The PFAWF request clearly meets the requirements for a fee waiver set out in 5 U.S.C. § 552(a)(4)(A)(iii): The “disclosure of the information is in the public interest” and “it is likely to contribute significantly to public understanding of the operations or activities of the government and is not primarily in the commercial interest of the requestor.” Dissemination of the information will provide the public with an improved understanding of one of the most controversial government actions in the past decade.

We believe Congress’ intended fee waivers to be applied liberally, consistent with its stated intent that FOIA be a law that favors disclosure, not secrecy. In assessing whether a request is in the public interest, the Department of Justice has previously stated (1987) that one must determine whether:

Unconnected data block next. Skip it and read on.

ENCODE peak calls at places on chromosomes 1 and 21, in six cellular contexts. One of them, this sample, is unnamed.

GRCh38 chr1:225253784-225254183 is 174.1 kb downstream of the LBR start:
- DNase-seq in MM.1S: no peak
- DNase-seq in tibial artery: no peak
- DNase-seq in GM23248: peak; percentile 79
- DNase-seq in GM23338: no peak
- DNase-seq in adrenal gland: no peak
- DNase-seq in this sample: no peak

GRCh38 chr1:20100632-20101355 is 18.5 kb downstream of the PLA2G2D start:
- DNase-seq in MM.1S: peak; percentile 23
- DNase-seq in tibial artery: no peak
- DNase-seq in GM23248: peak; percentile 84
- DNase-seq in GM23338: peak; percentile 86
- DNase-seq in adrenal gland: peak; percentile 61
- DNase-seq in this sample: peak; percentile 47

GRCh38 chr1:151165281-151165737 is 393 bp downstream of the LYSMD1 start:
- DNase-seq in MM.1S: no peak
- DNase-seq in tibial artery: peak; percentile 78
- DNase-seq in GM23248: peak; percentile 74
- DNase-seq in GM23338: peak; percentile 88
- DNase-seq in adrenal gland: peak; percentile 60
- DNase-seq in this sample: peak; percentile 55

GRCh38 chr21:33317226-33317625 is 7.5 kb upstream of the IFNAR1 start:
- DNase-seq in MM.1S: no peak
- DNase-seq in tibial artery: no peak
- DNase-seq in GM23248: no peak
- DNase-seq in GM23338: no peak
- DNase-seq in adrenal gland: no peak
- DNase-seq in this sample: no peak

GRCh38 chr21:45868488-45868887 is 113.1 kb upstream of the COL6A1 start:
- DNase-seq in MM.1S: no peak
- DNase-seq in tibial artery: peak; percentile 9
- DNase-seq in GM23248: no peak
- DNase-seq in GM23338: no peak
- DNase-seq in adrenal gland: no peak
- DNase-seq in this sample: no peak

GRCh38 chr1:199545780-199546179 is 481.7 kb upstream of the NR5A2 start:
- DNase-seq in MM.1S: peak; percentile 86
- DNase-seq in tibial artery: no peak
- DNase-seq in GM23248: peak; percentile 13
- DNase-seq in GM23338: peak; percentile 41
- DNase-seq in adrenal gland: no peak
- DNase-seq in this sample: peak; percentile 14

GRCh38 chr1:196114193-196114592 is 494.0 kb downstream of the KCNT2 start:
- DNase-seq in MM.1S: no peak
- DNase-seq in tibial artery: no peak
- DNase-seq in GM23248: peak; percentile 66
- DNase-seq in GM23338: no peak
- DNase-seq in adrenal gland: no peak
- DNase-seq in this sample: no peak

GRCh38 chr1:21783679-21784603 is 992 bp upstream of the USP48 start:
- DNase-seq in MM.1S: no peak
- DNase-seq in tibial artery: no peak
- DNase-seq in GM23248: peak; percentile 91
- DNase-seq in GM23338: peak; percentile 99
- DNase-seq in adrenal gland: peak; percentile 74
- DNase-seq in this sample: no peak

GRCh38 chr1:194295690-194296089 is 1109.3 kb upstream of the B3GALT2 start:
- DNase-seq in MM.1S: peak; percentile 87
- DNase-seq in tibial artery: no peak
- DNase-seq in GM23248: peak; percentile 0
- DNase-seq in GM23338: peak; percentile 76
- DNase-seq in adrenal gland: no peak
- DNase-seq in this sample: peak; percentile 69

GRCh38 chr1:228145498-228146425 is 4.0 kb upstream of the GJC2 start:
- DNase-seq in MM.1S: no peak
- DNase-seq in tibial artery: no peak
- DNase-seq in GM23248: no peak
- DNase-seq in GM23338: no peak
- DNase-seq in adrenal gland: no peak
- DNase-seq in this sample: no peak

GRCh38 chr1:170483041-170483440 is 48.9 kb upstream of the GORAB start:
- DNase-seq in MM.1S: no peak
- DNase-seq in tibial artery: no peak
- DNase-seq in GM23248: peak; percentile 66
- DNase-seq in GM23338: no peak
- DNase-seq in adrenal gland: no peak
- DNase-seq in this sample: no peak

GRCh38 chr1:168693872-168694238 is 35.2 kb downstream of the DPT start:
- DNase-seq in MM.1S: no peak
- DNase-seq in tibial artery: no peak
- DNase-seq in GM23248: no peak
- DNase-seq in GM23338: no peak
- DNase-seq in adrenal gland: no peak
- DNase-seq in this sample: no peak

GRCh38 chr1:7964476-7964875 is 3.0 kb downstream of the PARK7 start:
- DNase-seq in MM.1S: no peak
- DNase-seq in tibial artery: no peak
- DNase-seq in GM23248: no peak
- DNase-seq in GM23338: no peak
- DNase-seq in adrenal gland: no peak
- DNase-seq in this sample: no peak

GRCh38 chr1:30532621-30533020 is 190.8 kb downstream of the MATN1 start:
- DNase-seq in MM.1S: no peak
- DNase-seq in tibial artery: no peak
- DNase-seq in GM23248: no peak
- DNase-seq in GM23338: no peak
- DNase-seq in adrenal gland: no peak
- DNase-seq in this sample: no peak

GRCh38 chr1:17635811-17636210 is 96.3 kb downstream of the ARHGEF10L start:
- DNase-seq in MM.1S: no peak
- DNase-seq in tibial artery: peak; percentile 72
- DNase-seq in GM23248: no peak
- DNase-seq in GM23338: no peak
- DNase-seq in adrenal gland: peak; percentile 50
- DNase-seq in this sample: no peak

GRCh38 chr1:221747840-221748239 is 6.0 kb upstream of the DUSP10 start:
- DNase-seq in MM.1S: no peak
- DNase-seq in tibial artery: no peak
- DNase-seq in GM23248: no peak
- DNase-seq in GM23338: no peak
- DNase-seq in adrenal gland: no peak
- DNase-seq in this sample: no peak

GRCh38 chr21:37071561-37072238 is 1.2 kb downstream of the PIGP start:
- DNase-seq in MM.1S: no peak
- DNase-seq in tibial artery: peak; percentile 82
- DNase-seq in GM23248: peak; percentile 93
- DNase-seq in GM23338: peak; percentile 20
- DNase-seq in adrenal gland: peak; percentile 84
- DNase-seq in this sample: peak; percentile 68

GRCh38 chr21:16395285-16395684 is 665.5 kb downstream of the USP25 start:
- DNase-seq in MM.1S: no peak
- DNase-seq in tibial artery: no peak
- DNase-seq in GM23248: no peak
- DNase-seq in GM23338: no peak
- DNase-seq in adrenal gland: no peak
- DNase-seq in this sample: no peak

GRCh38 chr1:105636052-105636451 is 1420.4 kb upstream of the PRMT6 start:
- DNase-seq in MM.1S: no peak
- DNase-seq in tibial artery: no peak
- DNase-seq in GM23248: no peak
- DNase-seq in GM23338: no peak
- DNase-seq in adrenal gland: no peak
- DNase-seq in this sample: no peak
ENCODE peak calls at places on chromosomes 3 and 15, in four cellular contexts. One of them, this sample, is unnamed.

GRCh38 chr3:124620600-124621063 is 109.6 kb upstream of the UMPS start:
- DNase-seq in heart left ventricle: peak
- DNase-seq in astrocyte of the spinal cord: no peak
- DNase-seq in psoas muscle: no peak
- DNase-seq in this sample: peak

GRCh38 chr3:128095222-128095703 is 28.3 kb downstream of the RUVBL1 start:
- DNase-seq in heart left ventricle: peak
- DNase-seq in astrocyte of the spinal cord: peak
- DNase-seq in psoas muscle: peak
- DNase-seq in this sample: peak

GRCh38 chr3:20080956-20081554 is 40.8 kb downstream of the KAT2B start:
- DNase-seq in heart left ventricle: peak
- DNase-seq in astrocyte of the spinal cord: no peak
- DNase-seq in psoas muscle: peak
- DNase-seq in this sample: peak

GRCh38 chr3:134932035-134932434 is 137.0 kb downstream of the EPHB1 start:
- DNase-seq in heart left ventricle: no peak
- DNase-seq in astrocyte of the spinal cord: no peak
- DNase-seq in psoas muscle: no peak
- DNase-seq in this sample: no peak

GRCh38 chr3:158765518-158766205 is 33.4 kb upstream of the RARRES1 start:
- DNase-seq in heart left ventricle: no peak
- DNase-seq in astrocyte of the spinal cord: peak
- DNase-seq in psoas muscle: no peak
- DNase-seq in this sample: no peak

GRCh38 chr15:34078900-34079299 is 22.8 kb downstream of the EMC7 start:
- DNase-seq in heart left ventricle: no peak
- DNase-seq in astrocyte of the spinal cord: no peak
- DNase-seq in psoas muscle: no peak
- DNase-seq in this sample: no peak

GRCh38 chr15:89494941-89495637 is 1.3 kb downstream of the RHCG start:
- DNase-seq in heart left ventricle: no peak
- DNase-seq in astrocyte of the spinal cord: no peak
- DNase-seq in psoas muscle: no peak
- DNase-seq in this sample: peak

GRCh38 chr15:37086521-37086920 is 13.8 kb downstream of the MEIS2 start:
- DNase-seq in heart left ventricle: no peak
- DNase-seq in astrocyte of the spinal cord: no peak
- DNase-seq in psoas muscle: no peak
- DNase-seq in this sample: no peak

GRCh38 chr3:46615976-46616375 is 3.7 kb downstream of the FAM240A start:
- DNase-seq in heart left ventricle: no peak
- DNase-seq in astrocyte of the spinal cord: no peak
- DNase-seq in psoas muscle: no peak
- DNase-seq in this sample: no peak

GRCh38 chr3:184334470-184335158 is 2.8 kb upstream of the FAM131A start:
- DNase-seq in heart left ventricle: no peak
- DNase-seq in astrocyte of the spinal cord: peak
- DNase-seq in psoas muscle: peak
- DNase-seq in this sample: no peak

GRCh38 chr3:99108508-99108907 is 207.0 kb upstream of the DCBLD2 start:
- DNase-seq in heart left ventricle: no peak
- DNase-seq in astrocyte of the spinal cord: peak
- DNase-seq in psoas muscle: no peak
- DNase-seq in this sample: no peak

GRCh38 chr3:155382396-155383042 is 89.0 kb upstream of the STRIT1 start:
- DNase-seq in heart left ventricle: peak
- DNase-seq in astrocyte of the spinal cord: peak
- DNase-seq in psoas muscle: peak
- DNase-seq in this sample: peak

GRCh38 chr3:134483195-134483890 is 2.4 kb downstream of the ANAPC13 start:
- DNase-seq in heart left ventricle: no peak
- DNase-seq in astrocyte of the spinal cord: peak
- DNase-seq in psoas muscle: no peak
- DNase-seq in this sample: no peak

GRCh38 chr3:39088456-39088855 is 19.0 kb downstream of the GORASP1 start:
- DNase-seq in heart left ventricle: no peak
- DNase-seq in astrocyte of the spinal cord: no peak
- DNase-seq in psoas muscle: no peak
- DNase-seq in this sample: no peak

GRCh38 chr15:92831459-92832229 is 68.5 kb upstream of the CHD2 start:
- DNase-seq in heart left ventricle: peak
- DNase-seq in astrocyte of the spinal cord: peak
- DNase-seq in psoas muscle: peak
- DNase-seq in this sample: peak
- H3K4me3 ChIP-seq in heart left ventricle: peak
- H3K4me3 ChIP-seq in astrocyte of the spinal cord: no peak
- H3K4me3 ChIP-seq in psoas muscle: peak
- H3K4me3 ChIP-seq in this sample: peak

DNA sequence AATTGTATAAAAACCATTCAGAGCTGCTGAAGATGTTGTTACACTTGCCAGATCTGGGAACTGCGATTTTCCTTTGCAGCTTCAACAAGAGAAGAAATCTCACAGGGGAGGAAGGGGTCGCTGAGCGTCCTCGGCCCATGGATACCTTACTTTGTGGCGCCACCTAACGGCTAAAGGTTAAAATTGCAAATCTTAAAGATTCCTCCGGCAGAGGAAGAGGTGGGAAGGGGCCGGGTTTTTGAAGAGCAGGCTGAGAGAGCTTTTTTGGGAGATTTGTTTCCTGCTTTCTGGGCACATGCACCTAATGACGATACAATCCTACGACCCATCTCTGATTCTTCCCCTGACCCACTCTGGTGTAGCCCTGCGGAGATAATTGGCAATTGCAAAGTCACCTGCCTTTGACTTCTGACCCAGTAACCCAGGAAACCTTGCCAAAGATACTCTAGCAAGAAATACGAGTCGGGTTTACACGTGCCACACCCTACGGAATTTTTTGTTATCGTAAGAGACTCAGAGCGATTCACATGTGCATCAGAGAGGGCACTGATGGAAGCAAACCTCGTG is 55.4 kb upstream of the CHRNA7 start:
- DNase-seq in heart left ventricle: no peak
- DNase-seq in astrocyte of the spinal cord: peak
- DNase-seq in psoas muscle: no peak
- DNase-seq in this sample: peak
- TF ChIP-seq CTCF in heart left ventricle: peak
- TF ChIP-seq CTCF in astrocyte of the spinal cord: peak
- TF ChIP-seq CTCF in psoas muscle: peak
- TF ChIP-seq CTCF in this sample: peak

The request concerns the operations or activities of the government;

Disclosure is likely to contribute to an understanding of government operations and activities;

Disclosure of the requested information will contribute to public understanding;

Disclosure is likely to contribute “significantly” to public understanding;

The requestor has a commercial interest which would be furthered by the requested disclosure; and

If so, the magnitude of the identified commercial interest of the requestor is sufficiently large that disclosure is primarily in the commercial interest of the requestor.

More to the point, a waiver is merited when the disclosable contents of the records are in fact informative on the issue found by the agency to be of public interest.” Common Cause v. IRS, 646 F.2d 656 (D.C. Cir. 1981).